I don’t claim to be an expert but I’ve done similar work and I can mention my thought process. Maybe others will chime in and I’ll learn something along the way.
The first thing you should know if that while C++ is primarily object-oriented (although non-OO style is possible), Numba is primarily multiple-dispatch based. OO patterns are possible with
structref. Both are experimental which means that you will find rough edges, especially on complicated use cases (likely to appear if you have a complex C++ codebase in place).
In my main project at work I have a situation similar to yours (large array of objects, which contain a few member variables). I designed it from the beginning thinking about Numba, and the most efficient structure I came up with was a structured array (https://numpy.org/doc/stable/user/basics.rec.html). That will put the entirety of your data (not just the 3-component vector) in linear memory (in the heap). AFAIK, this is equivalent to a C-style array of
Doing that, however, will make it harder to keep some OO syntax patterns in your code. Things like individual object methods, eg
object_array.obj_method() are possible but not straightforward to implement. It would be easier to write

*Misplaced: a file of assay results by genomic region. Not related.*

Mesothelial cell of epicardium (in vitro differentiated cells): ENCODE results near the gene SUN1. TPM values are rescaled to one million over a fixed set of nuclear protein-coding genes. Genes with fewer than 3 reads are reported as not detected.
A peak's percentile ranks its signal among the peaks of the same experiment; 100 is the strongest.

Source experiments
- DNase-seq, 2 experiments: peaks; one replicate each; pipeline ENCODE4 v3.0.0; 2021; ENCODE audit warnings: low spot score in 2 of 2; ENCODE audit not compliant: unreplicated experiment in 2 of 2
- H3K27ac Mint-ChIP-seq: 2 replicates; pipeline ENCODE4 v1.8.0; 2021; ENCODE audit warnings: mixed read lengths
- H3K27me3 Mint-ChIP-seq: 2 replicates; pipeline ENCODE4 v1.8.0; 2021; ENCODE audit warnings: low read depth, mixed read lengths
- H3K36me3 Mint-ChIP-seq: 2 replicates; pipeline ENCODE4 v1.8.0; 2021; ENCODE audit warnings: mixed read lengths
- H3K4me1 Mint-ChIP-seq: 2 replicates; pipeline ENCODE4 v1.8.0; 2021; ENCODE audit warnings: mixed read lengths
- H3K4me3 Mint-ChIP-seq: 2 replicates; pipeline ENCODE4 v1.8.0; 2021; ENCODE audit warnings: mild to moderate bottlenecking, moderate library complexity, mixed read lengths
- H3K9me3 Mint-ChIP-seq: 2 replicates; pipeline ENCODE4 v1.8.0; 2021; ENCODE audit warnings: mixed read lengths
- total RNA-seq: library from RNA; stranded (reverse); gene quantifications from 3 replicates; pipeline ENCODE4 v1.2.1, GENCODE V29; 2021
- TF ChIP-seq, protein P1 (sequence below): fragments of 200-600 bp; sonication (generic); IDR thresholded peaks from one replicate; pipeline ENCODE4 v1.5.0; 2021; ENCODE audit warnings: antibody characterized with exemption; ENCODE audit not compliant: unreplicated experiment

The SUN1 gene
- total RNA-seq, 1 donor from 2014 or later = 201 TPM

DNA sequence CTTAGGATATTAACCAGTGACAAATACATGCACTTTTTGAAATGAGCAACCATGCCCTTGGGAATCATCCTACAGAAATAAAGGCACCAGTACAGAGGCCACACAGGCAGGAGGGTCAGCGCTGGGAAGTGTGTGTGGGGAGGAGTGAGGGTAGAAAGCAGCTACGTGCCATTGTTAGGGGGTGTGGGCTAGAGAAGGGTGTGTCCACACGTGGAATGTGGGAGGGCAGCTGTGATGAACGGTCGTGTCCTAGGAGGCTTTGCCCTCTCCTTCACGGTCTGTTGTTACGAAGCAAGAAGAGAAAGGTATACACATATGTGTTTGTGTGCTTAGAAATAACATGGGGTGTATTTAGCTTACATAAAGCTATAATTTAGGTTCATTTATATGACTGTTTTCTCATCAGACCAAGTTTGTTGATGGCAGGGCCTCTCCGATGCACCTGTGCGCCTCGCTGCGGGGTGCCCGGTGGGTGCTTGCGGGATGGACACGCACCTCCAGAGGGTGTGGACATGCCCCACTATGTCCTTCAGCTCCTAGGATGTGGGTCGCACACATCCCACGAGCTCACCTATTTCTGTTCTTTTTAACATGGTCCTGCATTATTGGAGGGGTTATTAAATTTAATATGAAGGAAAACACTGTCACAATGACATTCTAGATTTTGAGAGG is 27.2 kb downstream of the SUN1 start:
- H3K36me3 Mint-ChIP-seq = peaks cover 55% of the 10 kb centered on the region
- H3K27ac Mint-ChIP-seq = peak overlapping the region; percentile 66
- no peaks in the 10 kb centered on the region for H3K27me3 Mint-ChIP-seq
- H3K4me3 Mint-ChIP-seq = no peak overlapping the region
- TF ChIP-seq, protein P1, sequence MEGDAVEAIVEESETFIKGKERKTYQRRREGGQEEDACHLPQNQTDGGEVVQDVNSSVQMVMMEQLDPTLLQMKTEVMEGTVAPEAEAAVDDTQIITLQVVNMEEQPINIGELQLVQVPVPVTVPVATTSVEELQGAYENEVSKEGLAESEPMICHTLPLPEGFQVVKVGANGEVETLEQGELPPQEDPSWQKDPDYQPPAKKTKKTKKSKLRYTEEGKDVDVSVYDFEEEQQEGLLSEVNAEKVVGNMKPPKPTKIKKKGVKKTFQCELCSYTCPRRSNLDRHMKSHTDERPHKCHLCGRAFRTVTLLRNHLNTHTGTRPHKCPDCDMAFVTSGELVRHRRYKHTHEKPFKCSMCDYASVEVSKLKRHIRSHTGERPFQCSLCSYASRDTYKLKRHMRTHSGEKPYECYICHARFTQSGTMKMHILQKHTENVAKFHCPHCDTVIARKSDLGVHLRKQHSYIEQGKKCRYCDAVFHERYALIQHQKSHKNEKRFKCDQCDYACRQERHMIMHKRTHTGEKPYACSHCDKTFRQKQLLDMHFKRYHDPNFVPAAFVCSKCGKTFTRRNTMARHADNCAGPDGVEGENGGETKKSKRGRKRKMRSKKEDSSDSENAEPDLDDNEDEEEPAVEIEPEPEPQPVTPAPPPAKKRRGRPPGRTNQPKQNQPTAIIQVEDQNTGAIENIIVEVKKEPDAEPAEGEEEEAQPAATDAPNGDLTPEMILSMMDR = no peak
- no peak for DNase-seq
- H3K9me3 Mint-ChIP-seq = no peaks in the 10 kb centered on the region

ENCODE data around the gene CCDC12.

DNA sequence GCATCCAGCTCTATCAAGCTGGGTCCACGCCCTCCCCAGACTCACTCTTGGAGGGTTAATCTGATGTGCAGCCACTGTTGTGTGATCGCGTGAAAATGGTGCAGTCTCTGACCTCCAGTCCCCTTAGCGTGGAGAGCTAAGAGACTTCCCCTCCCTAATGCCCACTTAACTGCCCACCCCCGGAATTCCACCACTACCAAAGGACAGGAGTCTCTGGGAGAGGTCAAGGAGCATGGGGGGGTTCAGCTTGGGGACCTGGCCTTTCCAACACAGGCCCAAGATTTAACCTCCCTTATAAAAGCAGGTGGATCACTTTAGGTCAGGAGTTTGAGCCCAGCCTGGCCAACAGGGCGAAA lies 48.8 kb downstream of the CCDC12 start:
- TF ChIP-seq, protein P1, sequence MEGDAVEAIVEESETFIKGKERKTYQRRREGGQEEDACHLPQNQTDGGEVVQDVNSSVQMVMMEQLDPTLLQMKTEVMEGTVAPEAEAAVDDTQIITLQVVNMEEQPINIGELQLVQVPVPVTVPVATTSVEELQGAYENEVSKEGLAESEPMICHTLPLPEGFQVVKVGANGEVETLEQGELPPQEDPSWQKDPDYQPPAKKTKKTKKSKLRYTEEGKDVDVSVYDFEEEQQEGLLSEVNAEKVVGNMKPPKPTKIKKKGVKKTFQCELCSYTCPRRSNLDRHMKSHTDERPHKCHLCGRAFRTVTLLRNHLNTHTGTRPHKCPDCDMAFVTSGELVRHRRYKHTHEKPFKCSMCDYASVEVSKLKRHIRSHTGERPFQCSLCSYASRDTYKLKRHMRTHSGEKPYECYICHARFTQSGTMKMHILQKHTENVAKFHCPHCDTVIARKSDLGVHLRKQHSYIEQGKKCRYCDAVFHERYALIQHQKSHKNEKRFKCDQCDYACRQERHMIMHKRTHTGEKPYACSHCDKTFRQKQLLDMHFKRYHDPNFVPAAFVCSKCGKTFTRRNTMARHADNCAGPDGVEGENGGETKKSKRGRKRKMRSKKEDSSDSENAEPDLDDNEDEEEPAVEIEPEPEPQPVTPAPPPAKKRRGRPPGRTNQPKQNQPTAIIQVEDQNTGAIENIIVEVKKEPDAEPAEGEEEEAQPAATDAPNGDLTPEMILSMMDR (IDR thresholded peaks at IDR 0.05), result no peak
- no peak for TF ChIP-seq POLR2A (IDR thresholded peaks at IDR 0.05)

my_method(object_array) to operate on all elements, or
my_method(object_array) to operate one element at a time. In numba, it is easier to implement overloaded functions that object methods.
If you want to stay closer to your current design, you should look into both
structref. Each has advantages and disadvantages. In any case, and going to your main question, to keep your 3-element vector in linear memory, you should make that element a numpy array. For example
from numba.experimental import jitclass
from numba.typed import List
from numba.types import float64
import numpy as np
def __init__(self, x, y, z):
self.my_vect = np.empty(3, np.float64)
self.my_vect = x
self.my_vect = y
self.my_vect = z
obj1 = MyObject(1,2,3)
obj2 = MyObject(4,5,6)
list_objects = List([obj1, obj2])
That above assumes linear memory is the most important property for you. If you want linear memory and fixed size, you can use Tuple, but in that case you’ll also get immutability, which might or not work for you.
Some of the main constraints of this latter approach are around parallelization. AFAIK (and I’m curious to hear from a core dev about this point), it’s not possible to get automatic parallelization (
parallel=True) with a list of jitclasses. Also, jitclasses are not pickable, and therefore you cannot use multiprocessing either.
I hope this helps with your decision.